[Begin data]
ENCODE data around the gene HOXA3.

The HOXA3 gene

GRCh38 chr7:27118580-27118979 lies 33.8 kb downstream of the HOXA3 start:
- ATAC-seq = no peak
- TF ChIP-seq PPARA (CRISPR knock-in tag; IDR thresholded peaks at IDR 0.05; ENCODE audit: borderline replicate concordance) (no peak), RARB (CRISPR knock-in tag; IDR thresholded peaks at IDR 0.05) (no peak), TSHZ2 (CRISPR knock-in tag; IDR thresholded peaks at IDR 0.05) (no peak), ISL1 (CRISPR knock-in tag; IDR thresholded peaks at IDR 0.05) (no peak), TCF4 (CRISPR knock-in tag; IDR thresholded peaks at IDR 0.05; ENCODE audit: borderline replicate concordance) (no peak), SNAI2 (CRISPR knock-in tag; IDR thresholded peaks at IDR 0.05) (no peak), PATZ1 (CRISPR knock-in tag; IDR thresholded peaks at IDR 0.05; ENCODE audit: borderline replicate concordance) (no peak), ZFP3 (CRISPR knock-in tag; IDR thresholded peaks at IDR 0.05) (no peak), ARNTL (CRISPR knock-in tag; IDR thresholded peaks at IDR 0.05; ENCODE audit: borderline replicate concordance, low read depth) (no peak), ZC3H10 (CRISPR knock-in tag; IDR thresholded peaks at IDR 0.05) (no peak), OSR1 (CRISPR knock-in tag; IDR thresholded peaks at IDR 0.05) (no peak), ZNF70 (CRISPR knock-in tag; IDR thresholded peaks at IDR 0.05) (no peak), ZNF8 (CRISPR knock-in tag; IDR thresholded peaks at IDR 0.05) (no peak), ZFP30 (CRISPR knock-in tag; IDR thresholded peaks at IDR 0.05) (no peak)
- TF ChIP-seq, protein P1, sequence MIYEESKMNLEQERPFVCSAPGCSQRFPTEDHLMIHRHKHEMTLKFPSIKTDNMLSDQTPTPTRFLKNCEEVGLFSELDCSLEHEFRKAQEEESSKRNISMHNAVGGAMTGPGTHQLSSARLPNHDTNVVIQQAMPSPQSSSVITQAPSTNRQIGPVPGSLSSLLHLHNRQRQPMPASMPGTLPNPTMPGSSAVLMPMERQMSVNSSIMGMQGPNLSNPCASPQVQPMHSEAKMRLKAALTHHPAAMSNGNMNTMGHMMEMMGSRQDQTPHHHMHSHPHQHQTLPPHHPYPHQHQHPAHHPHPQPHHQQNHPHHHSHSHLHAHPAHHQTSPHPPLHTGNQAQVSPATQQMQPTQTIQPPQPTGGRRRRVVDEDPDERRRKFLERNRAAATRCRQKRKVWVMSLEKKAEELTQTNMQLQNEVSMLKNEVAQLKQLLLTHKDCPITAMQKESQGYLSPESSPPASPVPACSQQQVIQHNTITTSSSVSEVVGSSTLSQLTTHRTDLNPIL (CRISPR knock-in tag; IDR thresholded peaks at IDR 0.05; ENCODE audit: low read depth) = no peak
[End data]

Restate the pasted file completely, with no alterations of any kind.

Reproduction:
ENCODE data around the gene HOXA3.

The HOXA3 gene

GRCh38 chr7:27118580-27118979 lies 33.8 kb downstream of the HOXA3 start:
- ATAC-seq = no peak
- TF ChIP-seq PPARA (CRISPR knock-in tag; IDR thresholded peaks at IDR 0.05; ENCODE audit: borderline replicate concordance) (no peak), RARB (CRISPR knock-in tag; IDR thresholded peaks at IDR 0.05) (no peak), TSHZ2 (CRISPR knock-in tag; IDR thresholded peaks at IDR 0.05) (no peak), ISL1 (CRISPR knock-in tag; IDR thresholded peaks at IDR 0.05) (no peak), TCF4 (CRISPR knock-in tag; IDR thresholded peaks at IDR 0.05; ENCODE audit: borderline replicate concordance) (no peak), SNAI2 (CRISPR knock-in tag; IDR thresholded peaks at IDR 0.05) (no peak), PATZ1 (CRISPR knock-in tag; IDR thresholded peaks at IDR 0.05; ENCODE audit: borderline replicate concordance) (no peak), ZFP3 (CRISPR knock-in tag; IDR thresholded peaks at IDR 0.05) (no peak), ARNTL (CRISPR knock-in tag; IDR thresholded peaks at IDR 0.05; ENCODE audit: borderline replicate concordance, low read depth) (no peak), ZC3H10 (CRISPR knock-in tag; IDR thresholded peaks at IDR 0.05) (no peak), OSR1 (CRISPR knock-in tag; IDR thresholded peaks at IDR 0.05) (no peak), ZNF70 (CRISPR knock-in tag; IDR thresholded peaks at IDR 0.05) (no peak), ZNF8 (CRISPR knock-in tag; IDR thresholded peaks at IDR 0.05) (no peak), ZFP30 (CRISPR knock-in tag; IDR thresholded peaks at IDR 0.05) (no peak)
- TF ChIP-seq, protein P1, sequence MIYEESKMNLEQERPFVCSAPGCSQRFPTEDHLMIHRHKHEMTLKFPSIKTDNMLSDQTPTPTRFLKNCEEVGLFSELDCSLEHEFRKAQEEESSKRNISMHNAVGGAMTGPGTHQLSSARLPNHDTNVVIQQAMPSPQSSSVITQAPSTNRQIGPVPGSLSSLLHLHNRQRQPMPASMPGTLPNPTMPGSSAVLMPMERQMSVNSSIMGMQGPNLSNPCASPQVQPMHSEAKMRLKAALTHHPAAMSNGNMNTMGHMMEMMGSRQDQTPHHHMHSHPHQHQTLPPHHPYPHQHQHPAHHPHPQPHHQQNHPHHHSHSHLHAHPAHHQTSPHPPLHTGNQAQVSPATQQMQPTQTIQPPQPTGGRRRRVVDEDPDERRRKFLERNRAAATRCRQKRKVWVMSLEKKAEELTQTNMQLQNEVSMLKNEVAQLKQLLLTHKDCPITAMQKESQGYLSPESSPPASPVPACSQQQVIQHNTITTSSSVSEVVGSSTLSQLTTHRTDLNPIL (CRISPR knock-in tag; IDR thresholded peaks at IDR 0.05; ENCODE audit: low read depth) = no peak